In the view of this author, lack of proactive insight and failure to create effective organisational learning culture through investigative processes are not problems associated with deficiency with traditional models such as ICAM, Taproot, MORT and others, but rather the way they are applied. Three critical issues exist in this space.
1. Lack of knowledge and experience
Firstly, we expect people who complete a typical two-day long incident investigation course to become good investigators. This is simply an unachievable goal, but many organisations almost completely rely on this fallacy towards their effort in trying to create a culture of learning. Investigation of accidents, especially complex organisational events, is an art which needs to be mastered and this unfortunately requires practice and takes a long time. In addition, strength of character, depth of thinking and knowledge — specifically around human factors, operational processes, organisational culture, leadership, safe systems of work, systems and process safety— are just some of critical attributes good investigators needs to have to be able to penetrate deep enough and guide the team towards deep underlying causational factors. Deficiency of current strategies in some organisations, which delegate investigations of serious events to supervisory ranks without adequate expertise, are clearly visible in shallow findings and persistence of ‘people-at-fault’ thinking, where ‘not following procedures’ and ‘human error’ are prolific root causes of serious events.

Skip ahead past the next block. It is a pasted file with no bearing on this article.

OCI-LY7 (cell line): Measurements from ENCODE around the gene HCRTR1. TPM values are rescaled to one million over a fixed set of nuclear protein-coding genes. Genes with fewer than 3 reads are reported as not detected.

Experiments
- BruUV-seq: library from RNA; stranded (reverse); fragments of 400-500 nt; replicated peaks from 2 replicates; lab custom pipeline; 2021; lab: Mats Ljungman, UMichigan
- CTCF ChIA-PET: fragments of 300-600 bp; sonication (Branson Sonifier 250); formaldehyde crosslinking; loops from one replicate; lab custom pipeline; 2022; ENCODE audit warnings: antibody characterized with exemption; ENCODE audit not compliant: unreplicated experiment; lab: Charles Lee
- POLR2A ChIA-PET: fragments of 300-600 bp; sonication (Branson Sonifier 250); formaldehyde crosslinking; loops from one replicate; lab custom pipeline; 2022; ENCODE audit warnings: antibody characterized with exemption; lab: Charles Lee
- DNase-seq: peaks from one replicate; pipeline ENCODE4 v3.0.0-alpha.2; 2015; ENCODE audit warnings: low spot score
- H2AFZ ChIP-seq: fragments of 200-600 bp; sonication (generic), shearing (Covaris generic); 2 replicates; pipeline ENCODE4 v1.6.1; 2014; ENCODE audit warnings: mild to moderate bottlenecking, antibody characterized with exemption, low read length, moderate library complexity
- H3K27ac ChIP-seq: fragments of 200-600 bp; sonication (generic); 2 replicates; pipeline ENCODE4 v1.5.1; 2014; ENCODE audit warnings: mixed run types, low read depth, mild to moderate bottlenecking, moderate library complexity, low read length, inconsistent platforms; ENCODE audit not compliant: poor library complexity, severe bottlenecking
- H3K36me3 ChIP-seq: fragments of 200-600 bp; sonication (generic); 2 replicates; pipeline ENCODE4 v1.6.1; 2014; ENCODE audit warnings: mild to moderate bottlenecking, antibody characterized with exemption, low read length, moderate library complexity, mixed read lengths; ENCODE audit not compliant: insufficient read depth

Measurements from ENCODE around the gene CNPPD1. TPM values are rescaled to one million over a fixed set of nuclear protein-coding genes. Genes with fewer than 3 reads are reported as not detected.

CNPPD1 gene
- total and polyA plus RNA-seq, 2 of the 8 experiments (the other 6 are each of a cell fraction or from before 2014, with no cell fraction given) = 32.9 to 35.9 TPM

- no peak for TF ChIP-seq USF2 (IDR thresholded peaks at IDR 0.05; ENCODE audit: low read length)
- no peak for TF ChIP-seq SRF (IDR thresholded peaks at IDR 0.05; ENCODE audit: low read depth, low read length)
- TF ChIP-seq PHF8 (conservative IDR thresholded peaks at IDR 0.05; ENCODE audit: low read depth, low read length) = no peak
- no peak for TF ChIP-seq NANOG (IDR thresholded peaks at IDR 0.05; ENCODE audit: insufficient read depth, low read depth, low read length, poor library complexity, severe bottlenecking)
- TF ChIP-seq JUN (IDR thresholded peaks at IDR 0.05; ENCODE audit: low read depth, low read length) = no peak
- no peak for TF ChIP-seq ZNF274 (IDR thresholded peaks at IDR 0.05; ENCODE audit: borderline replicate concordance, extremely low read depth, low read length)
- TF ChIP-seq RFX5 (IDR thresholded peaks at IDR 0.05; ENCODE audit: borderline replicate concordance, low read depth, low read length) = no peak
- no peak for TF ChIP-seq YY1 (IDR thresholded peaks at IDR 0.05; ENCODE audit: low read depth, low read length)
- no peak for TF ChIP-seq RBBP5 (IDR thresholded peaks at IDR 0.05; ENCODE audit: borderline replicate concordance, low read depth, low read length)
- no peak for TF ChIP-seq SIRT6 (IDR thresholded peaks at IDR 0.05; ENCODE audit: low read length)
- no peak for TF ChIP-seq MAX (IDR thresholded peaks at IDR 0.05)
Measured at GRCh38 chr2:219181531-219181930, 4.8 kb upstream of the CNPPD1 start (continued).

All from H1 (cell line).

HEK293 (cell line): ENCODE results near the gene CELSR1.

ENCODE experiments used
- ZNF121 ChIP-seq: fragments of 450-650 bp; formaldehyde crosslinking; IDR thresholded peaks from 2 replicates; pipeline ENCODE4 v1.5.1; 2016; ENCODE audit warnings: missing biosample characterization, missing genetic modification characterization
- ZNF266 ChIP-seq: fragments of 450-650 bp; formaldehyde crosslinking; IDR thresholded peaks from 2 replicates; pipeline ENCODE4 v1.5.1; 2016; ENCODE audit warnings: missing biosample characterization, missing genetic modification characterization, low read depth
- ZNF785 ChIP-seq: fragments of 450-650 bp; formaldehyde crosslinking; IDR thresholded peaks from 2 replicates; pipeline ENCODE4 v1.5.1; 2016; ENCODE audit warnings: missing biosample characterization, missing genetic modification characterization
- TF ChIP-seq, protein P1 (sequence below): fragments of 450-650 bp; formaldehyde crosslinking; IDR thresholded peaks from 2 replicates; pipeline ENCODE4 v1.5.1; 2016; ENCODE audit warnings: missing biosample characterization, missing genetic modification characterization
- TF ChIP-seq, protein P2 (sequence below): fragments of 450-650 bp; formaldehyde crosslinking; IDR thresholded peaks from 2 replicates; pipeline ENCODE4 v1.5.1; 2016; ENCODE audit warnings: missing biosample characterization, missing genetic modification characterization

In this author’s experience, even a good portion of safety professionals, especially at advisory levels, struggle in this particular technical area. This can be for a number of reasons associated with the lack of adequate content in VET and tertiary curriculums, lack of coaching and mentoring, as well as the relative rarity of high-quality investigation training. In many cases, lack of self-initiated professional development is the culprit. For example, to be able to properly understand and apply the Swiss Cheese accident causation model and its investigative ICAM model in practice, safety professionals need to learn a good portion of Professor James Reason’s work, amongst other literature in organisational accidents and human factors. Simply relying on the basic training and an investigative model is a massive oversimplification and a common cause of shallow and linear findings, as well as an inability to probe into auxiliary but critical factors such as those which create ‘things that go right’, reliability and ultimately organisational resilience.
Most organisations are far better off carefully selecting their safety professionals and a small number of internal and external subject-matter experts as investigators, rather than spreading the function of accident investigator far and wide. This is especially important when it comes to serious and high-potential events.
In many cases, external resources are able to provide better transparency, breach certain internal cultural and political barriers otherwise inaccessible or too sensitive to internal investigators, and deliver the findings to enable just and informed cultures to be improved at organisational level. They are also more effective in delivering uncomfortable but critical findings to senior management.
Internal investigators are best used for cross-divisional coverage, ensuring independence and transparency.
2. Serving the model